Obama Accepts Nobel Peace Prize

President acknowledges critics at ceremony

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President Barack Obama looks at his Nobel Peace Prize medal. (Source: White House)

President Barack Obama accepted the Nobel Peace Prize Thursday morning in Oslo, Norway, amid criticism that he has few accomplishments to justify the award and is a defender of war.

“I receive this honor with deep gratitude and great humility,” said the president in his acceptance speech. “And yet I would be remiss if I did not acknowledge the considerable controversy that your generous decision has generated. In part, this is because I am at the beginning, and not the end, of my labors on the world stage.” (See transcript of speech)

Obama also acknowledged the seeming contradiction in awarding the Peace Prize to someone who is leading a country in two wars, and who recently ordered 30,000 more U.S. troops into battle in Afghanistan.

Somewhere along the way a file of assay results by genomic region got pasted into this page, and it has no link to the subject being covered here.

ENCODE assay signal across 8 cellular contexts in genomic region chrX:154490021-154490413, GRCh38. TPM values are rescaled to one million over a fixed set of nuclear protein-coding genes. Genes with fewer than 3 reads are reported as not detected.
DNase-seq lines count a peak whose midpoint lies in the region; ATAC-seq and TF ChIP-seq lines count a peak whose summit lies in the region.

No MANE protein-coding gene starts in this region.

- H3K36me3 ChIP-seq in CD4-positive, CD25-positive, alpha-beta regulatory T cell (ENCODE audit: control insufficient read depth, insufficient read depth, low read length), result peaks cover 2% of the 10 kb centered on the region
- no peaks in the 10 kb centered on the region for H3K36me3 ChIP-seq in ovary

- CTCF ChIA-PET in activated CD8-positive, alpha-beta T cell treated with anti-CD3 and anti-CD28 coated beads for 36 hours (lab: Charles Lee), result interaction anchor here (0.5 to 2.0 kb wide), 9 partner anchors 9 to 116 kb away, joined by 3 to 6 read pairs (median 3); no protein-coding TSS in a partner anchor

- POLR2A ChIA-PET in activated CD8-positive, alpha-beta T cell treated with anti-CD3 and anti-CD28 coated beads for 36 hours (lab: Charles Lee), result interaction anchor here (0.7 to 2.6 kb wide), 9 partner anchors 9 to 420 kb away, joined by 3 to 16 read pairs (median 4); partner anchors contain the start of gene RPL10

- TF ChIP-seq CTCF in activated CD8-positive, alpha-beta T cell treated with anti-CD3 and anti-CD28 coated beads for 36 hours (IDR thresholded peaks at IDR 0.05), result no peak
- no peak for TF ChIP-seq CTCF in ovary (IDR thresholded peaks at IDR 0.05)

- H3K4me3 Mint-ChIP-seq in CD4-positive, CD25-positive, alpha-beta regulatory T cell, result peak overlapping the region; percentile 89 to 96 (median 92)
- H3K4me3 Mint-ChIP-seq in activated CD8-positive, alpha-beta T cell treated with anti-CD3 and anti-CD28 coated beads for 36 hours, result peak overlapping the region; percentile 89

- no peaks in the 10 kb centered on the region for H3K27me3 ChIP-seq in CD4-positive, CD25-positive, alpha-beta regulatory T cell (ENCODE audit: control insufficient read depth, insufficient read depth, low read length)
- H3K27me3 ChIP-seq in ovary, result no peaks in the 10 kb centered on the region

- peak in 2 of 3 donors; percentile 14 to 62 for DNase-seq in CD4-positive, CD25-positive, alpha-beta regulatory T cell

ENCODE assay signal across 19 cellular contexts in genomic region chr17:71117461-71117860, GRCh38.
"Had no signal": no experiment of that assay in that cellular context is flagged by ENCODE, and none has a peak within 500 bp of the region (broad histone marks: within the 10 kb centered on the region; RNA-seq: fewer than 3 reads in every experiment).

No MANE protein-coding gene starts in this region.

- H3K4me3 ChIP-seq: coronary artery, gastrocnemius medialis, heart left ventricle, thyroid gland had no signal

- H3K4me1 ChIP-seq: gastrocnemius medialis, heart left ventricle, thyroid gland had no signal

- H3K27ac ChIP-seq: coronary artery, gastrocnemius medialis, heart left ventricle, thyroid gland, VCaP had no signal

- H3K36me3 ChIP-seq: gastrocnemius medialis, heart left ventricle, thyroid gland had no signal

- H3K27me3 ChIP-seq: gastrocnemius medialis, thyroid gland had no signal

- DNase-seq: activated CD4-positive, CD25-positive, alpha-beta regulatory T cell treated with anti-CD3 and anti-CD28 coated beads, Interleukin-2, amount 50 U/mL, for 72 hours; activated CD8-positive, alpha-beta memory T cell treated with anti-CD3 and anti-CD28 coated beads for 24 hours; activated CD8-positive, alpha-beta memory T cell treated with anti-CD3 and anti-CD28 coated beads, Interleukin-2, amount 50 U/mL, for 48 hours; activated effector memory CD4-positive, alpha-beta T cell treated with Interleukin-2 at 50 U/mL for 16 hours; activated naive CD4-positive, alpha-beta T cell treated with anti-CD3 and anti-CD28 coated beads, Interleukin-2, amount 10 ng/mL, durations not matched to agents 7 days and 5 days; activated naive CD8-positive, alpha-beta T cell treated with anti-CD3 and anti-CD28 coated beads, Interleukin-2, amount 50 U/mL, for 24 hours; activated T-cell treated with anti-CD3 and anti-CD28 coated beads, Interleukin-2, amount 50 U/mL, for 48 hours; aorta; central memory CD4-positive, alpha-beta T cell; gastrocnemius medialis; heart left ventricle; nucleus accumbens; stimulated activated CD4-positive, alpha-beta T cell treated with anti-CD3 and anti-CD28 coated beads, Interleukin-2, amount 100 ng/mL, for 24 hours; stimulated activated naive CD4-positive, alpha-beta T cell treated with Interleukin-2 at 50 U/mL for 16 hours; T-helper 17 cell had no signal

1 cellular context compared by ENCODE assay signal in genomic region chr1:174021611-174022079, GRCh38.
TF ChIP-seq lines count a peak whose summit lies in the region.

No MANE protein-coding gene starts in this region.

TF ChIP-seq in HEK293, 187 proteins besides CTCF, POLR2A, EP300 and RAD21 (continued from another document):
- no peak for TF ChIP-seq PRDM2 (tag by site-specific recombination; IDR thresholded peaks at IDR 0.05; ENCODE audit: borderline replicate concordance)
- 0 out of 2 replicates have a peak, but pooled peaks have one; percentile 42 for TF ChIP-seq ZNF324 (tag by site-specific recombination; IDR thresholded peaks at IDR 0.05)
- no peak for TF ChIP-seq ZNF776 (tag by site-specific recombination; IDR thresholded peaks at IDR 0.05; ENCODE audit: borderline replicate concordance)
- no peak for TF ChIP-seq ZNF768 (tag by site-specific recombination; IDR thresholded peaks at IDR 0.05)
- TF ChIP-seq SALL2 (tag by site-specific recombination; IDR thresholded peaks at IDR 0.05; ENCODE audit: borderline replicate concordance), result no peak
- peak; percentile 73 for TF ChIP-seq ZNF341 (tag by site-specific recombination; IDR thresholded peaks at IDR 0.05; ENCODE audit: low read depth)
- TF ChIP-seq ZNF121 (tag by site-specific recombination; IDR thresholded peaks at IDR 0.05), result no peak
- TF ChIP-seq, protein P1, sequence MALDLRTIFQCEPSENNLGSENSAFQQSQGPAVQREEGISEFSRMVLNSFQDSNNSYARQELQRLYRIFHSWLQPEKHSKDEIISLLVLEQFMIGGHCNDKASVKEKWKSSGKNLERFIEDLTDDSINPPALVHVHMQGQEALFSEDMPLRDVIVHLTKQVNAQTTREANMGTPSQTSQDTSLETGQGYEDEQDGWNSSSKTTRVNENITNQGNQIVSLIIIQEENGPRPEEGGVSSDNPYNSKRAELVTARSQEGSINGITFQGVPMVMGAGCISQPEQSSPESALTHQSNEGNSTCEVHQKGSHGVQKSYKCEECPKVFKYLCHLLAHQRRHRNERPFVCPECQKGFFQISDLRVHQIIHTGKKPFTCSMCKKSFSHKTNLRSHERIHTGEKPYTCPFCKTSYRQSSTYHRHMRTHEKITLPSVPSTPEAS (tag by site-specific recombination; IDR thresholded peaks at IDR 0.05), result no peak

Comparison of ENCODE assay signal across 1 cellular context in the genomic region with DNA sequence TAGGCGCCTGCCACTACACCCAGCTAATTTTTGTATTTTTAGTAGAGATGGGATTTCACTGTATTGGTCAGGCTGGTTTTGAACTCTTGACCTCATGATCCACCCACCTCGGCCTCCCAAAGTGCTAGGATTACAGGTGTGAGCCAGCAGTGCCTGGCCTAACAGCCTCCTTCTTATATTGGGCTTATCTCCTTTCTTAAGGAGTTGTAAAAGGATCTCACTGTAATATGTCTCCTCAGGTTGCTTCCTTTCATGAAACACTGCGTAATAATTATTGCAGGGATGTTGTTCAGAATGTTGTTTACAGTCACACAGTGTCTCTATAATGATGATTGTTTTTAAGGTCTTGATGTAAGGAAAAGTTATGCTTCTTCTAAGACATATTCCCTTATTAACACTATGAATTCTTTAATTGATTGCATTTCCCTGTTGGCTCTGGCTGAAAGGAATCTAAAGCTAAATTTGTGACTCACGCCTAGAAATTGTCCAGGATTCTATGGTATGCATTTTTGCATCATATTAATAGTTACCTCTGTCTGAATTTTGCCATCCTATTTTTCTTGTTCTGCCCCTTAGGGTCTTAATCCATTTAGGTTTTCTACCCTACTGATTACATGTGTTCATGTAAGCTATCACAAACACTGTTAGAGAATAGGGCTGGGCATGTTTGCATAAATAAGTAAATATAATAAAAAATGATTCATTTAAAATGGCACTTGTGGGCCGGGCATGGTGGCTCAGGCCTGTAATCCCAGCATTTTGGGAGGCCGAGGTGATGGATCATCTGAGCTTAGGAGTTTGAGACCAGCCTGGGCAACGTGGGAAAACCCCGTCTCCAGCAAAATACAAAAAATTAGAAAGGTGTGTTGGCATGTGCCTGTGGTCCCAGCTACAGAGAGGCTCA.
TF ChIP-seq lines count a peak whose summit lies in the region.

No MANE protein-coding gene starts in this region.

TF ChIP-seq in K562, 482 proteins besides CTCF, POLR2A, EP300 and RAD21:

“The most profound issue surrounding my receipt of this prize is the fact that I am the commander-in-chief of the military of a nation in the midst of two wars,” said Obama. However, the president refused to renounce the war, stating his obligation to protect the U.S.

Obama is the first sitting U.S. president in 90 years and the third ever to win the prize.

(In an October poll, BlackEnterprise.com queried readers about the impact the awarding of the 2009 Nobel Peace Prize to President Obama would have on his policy agenda: 47% said it will move his policy forward; 44% said it will have no impact; and 9% said it will hinder his ability to achieve his policy agenda.)

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